Adding an outdoor kitchen can make the grilling process much simpler. Not only can you more easily cook outside and protect your home from excess heat, but you clean up out there and save yourself a lot of mess.
1) Keep Your Outdoor Kitchen Close
Adding additional utility lines, such as a water line extension or additional power line, will add to the total cost of your outdoor kitchen. If you can keep the structure close, possibly adding it to a stone patio attached to your home, you can enjoy the space of an outdoor kitchen without the added expense of utility extensions.
2) Use Recycled Materials
An outdoor kitchen can benefit from rustic styling. Reusing tile or stone pavers for your countertops can both keep costs down and improve the visual appeal. If you can find second-hand stainless steel fixtures, such as shelving or sinks, these items can also be used for a more industrial look.
Cabinets made of weathered wood can also be a nice touch to your outdoor kitchen. Consider treating them with a clear marine coating to protect the wood through wet winters.
3) Skip the Refrigerator
If your winters are especially rough, an outdoor refrigerator may be more of a hassle than a help. A cold or very wet winter can destroy an outdoor refrigerator. Unless your pre-grilling ritual includes a lot of skewers, it may make more sense to simply take food to the grill on platters or in a cooler.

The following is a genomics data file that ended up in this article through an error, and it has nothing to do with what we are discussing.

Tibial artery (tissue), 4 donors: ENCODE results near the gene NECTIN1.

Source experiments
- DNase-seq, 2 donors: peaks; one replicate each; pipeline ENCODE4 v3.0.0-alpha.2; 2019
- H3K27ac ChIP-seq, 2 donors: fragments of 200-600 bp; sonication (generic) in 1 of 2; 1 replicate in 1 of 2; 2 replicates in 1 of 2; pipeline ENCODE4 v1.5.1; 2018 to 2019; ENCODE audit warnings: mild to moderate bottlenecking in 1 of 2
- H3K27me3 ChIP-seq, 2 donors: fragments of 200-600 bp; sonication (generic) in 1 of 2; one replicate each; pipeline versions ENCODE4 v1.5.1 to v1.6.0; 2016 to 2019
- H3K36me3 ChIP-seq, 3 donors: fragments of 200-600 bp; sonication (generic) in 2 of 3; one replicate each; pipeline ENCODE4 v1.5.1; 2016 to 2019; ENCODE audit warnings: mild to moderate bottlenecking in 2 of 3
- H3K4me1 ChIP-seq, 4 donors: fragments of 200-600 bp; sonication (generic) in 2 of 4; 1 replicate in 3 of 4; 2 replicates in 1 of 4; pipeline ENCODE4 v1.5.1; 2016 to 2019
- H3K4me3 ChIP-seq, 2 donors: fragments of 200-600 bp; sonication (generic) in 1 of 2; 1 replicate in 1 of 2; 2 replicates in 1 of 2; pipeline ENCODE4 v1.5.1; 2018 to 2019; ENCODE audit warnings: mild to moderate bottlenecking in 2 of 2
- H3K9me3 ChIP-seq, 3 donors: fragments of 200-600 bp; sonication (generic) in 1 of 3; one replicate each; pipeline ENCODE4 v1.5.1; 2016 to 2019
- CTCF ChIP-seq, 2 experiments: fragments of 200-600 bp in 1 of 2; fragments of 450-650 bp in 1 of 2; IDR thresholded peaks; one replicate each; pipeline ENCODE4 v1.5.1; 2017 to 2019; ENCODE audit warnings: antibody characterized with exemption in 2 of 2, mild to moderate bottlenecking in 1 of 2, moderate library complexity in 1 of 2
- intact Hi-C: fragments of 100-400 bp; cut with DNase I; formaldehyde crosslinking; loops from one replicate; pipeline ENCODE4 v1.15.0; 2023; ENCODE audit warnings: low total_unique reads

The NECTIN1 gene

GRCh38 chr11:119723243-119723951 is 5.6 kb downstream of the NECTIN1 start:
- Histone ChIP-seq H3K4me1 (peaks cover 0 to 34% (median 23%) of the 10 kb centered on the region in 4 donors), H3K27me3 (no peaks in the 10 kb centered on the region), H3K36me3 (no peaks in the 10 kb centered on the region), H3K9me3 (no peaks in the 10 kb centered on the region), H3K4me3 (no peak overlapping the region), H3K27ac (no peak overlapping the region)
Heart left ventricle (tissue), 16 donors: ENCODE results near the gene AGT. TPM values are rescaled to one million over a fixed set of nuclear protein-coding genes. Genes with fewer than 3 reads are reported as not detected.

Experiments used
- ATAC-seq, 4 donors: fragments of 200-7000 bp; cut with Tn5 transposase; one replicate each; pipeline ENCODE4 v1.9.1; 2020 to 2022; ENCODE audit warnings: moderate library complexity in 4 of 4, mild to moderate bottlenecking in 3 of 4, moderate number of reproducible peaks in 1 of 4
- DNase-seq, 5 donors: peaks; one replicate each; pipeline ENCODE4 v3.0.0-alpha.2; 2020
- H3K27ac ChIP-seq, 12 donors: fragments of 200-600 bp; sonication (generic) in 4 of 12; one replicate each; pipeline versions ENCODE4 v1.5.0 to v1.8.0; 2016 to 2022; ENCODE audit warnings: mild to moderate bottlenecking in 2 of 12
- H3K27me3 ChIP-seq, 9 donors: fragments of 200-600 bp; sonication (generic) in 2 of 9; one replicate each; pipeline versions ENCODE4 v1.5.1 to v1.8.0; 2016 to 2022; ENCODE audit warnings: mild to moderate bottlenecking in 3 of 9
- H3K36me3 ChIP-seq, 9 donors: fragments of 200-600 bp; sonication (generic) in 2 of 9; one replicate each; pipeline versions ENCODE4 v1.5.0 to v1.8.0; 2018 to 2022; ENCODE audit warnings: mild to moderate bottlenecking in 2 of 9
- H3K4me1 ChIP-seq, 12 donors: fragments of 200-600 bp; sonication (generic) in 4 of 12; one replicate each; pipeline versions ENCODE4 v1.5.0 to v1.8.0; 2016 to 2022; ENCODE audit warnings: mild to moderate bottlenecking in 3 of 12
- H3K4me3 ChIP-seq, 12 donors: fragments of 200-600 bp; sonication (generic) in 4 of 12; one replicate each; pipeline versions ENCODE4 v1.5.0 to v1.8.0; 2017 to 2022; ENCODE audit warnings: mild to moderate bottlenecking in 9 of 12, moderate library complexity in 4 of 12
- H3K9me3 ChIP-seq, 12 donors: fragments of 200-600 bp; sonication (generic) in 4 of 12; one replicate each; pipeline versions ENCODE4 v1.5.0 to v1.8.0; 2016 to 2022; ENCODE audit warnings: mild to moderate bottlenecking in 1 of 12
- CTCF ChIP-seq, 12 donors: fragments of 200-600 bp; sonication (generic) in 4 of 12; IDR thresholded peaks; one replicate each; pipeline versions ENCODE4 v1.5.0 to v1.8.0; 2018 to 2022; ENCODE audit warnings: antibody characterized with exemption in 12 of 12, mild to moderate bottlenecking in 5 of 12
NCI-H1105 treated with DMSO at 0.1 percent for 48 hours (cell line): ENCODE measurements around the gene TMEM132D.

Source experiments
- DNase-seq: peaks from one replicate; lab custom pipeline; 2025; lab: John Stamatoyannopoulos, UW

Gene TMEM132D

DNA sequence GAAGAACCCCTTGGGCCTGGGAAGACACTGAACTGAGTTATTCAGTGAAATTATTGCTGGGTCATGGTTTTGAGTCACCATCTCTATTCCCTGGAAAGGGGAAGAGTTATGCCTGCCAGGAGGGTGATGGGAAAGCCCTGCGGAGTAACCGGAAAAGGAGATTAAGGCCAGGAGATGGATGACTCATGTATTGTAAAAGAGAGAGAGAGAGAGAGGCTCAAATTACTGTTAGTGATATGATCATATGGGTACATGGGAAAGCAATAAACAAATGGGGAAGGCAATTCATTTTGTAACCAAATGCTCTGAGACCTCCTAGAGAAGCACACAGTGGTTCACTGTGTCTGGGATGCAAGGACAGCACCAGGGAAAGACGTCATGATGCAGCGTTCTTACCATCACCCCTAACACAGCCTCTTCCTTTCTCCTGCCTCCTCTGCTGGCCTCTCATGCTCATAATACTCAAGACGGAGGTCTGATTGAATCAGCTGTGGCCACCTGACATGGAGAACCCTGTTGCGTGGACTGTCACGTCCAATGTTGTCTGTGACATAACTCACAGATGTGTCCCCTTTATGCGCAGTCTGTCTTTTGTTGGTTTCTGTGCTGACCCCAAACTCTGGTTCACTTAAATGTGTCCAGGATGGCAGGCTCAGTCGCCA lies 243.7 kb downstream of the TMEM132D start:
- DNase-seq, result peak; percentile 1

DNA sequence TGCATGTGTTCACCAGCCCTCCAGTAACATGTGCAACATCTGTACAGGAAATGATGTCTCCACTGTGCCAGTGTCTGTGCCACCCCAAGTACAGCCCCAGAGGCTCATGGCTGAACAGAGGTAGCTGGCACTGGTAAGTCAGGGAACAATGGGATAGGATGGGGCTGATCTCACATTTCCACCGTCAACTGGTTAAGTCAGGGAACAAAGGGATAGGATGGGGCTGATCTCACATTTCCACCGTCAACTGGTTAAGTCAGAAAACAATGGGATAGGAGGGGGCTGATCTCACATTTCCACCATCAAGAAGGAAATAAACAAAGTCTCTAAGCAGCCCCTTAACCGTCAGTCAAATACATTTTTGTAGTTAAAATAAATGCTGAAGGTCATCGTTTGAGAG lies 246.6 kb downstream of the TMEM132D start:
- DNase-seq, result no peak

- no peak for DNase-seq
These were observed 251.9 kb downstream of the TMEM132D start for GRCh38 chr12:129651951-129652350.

In such cases, a heavy-duty cooler with an extendable handle can both be useful and serve 2 purposes. Get one with wide, durable wheels. It will roll easily, fully loaded from your house to the outdoor kitchen. When you’re ready to go to the beach, it will also work on sand.
4) Keep Water Access Simple
Consider installing a second-hand stainless steel sink for your outdoor kitchen. If you can find one with a large drain board, you’ve got a food prep space that will be easy to clean up. Run flexible water lines to keep things simple until you find the perfect sink for your needs.
Another option to get water to your outdoor kitchen without spending a great deal of money is to consider a 12-volt pump spigot. A single 6-gallon jug can provide you with plenty of water for prep and cleanup. Attach a 12-volt pump to the top and you have water for your kitchen that can easily be moved indoors if a surprise frost shows up in your forecast.
5) Stay Mobile
A simple start to your outdoor kitchen may simply include wheeled tools that you can move around as needed. In addition to a wheeled grill, you may also want to add a stainless steel kitchen island that you can position as needed. Until you’re ready to make the arrangement permanent, don’t worry about creating a permanent structure.
Many rolling kitchen islands come with locking wheels. Take care not to park too many things close to your rolling kitchen island. You don’t want to block it in place if worrying weather comes up and you need to move it quickly to another spot.